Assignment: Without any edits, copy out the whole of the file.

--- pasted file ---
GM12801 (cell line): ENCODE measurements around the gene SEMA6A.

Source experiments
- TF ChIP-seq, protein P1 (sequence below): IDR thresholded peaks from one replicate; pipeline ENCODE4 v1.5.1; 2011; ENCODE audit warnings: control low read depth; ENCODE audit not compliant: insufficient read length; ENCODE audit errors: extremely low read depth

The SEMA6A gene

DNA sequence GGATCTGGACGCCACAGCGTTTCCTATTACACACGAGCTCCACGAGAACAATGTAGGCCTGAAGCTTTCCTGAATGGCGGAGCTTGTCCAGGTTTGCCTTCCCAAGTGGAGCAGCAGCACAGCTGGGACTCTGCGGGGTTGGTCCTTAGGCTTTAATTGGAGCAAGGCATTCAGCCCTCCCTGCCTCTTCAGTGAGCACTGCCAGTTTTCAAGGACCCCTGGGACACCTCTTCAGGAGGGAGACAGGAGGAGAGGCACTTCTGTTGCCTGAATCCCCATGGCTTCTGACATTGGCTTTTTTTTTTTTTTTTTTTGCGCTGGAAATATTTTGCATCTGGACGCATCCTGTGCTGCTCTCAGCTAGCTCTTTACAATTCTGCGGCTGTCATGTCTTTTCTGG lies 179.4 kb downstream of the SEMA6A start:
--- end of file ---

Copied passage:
GM12801 (cell line): ENCODE measurements around the gene SEMA6A.

Source experiments
- TF ChIP-seq, protein P1 (sequence below): IDR thresholded peaks from one replicate; pipeline ENCODE4 v1.5.1; 2011; ENCODE audit warnings: control low read depth; ENCODE audit not compliant: insufficient read length; ENCODE audit errors: extremely low read depth

The SEMA6A gene

DNA sequence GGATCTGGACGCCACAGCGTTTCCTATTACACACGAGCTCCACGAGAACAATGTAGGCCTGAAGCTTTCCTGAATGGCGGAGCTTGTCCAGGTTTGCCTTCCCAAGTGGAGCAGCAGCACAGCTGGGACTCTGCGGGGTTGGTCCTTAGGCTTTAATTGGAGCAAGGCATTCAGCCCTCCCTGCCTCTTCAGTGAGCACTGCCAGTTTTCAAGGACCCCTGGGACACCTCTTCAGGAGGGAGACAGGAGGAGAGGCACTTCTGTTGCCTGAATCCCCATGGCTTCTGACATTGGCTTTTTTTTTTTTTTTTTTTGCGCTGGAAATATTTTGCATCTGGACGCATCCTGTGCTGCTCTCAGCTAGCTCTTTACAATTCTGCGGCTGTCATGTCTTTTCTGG lies 179.4 kb downstream of the SEMA6A start: